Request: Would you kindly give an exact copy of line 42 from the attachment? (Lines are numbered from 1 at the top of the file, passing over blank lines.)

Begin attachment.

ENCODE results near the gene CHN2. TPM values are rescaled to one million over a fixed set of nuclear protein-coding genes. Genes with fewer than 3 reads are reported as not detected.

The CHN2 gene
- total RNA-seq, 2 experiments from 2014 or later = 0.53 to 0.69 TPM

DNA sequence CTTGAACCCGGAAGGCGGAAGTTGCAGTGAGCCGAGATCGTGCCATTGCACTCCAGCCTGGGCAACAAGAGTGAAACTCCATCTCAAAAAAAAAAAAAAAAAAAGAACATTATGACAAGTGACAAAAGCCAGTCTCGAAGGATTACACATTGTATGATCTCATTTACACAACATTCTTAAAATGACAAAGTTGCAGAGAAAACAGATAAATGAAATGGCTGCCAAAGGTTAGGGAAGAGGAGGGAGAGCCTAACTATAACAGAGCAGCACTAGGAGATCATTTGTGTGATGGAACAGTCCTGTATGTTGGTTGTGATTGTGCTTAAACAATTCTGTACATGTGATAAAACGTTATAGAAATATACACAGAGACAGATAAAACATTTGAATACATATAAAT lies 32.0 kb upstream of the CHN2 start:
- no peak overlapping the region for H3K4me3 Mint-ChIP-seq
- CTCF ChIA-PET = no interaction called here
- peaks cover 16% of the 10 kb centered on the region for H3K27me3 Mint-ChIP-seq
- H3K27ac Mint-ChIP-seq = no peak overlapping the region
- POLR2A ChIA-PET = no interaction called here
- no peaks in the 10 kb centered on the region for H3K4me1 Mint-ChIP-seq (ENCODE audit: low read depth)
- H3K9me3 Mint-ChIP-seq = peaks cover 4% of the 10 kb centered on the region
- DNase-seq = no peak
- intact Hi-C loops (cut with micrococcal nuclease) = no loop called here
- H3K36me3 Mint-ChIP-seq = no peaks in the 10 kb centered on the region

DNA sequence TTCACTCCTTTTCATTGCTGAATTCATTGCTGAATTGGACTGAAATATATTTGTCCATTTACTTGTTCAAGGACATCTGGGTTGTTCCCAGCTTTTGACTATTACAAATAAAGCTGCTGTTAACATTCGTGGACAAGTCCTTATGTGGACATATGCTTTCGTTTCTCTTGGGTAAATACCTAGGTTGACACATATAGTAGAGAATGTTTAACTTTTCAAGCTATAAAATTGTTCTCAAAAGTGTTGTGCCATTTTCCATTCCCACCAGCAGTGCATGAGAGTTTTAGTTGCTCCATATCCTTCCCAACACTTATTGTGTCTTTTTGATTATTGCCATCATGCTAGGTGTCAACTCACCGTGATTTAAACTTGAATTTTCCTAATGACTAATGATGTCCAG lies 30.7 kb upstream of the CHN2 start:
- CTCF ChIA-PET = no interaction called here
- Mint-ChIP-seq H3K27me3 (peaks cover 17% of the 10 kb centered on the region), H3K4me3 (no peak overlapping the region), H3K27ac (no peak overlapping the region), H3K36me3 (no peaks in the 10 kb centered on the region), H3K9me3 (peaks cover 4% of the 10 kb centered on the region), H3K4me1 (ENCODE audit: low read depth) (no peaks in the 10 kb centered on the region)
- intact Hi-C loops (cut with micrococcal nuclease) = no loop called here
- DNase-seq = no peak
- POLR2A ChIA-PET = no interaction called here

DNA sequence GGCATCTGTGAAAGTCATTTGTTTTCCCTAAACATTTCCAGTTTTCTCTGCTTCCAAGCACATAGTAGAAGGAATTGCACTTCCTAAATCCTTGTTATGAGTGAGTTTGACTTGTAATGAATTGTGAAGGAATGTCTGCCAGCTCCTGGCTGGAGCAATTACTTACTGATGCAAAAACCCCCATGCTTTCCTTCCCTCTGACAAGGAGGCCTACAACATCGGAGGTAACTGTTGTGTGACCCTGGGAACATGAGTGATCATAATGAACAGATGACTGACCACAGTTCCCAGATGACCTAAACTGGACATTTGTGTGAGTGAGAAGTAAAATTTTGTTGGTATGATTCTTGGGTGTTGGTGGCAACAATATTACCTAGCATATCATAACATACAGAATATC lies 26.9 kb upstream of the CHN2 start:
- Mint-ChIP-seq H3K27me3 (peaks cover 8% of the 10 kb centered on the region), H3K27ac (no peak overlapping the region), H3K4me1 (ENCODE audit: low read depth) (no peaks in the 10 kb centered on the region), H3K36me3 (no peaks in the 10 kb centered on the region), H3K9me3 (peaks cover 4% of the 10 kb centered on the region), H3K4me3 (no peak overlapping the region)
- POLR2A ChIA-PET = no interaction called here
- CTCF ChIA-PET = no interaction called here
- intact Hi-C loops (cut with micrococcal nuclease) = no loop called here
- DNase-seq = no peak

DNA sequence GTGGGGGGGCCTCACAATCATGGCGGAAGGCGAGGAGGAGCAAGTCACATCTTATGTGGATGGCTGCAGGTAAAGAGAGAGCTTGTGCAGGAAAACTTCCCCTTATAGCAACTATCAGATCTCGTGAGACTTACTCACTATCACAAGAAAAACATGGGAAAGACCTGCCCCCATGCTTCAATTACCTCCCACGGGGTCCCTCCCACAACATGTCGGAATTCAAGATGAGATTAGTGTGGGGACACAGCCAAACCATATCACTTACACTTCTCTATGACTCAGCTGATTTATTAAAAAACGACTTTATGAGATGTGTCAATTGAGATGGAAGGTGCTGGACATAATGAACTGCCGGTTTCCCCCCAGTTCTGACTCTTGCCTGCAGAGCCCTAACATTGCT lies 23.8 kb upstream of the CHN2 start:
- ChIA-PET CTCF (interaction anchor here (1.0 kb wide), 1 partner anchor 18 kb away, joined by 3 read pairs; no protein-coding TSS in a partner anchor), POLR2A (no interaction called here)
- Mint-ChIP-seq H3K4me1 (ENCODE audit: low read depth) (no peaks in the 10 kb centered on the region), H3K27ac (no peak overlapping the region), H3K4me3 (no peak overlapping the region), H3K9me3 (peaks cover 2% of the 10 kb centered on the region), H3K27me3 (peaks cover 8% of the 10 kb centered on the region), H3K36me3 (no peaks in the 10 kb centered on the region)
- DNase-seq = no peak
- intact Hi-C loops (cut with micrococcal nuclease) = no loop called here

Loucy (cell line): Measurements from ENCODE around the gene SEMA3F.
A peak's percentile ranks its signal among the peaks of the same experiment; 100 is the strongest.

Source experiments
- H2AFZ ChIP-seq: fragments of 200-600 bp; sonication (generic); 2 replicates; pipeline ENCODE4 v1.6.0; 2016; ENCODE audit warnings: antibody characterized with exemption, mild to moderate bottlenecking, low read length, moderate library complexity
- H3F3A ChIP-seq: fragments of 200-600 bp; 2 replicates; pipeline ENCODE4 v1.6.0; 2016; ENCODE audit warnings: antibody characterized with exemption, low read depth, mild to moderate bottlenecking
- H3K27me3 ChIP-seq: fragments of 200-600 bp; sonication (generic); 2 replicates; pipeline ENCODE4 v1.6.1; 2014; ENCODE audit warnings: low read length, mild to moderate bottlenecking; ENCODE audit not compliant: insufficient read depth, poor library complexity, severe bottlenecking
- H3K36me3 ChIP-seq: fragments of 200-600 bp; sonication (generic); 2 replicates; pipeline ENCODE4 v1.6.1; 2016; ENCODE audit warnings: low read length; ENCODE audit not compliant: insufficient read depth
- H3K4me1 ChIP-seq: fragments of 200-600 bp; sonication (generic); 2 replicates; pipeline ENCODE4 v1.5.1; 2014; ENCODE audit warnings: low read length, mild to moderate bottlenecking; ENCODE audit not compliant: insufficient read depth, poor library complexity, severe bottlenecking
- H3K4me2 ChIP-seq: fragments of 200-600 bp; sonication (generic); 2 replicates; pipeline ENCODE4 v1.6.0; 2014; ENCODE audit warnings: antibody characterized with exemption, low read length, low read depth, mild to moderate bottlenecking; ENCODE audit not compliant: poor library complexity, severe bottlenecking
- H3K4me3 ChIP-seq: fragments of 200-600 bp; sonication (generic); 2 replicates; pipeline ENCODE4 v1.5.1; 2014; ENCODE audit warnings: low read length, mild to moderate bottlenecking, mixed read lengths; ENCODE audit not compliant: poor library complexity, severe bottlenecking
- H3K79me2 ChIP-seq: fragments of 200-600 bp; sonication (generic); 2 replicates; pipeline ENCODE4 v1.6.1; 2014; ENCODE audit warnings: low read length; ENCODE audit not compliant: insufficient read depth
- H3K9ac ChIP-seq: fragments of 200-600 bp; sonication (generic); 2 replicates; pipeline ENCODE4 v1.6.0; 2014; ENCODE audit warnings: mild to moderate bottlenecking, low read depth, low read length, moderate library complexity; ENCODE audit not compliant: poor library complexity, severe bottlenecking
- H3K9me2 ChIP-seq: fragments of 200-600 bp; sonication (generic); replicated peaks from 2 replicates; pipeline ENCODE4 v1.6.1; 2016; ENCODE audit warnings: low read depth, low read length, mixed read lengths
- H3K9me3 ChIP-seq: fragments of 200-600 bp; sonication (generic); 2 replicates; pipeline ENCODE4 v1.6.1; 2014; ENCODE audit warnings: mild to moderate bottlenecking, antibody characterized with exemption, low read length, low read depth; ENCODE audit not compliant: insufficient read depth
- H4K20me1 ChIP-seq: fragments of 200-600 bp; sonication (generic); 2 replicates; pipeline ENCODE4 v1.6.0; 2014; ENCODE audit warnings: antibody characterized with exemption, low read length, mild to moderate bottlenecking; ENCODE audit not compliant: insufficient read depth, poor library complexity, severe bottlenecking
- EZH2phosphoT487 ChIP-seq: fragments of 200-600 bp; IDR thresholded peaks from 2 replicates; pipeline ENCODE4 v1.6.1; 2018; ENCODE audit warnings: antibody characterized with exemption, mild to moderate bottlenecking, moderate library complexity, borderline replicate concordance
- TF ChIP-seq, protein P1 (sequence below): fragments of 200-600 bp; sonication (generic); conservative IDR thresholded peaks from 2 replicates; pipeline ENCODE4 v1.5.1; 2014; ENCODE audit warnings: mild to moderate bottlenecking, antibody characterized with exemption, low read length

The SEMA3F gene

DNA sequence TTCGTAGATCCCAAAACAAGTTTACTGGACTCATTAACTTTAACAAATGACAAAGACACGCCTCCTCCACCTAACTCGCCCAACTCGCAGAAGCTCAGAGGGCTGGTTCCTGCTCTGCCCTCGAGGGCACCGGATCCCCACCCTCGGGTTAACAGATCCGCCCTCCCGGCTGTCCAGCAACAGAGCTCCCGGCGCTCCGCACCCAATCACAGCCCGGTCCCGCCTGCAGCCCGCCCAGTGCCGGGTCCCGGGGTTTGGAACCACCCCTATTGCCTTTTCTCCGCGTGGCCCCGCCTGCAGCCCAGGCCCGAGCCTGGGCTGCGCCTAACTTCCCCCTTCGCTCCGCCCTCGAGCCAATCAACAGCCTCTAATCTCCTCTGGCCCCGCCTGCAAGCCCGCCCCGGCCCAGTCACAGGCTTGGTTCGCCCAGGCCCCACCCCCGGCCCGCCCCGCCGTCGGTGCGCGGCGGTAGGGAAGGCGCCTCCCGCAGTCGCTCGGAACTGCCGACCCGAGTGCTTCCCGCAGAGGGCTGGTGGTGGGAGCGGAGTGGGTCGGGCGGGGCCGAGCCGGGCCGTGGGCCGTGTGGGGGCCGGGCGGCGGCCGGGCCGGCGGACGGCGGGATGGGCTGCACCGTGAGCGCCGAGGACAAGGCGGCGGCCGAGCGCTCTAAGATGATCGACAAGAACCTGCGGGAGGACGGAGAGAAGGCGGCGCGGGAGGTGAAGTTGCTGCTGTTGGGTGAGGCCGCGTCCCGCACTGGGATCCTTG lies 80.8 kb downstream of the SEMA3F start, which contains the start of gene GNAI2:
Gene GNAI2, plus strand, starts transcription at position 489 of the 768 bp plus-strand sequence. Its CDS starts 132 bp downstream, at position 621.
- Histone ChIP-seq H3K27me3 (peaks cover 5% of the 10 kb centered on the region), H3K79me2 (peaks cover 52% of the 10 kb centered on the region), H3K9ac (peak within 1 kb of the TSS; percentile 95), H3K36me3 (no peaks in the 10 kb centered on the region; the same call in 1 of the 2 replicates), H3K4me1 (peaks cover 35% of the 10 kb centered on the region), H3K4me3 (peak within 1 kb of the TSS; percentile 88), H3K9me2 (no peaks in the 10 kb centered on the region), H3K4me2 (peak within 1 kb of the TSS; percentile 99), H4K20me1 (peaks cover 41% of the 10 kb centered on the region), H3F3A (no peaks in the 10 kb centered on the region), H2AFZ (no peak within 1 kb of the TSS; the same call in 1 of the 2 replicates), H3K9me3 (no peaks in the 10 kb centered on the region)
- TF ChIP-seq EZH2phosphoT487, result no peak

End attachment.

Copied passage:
- H3K79me2 ChIP-seq: fragments of 200-600 bp; sonication (generic); 2 replicates; pipeline ENCODE4 v1.6.1; 2014; ENCODE audit warnings: low read length; ENCODE audit not compliant: insufficient read depth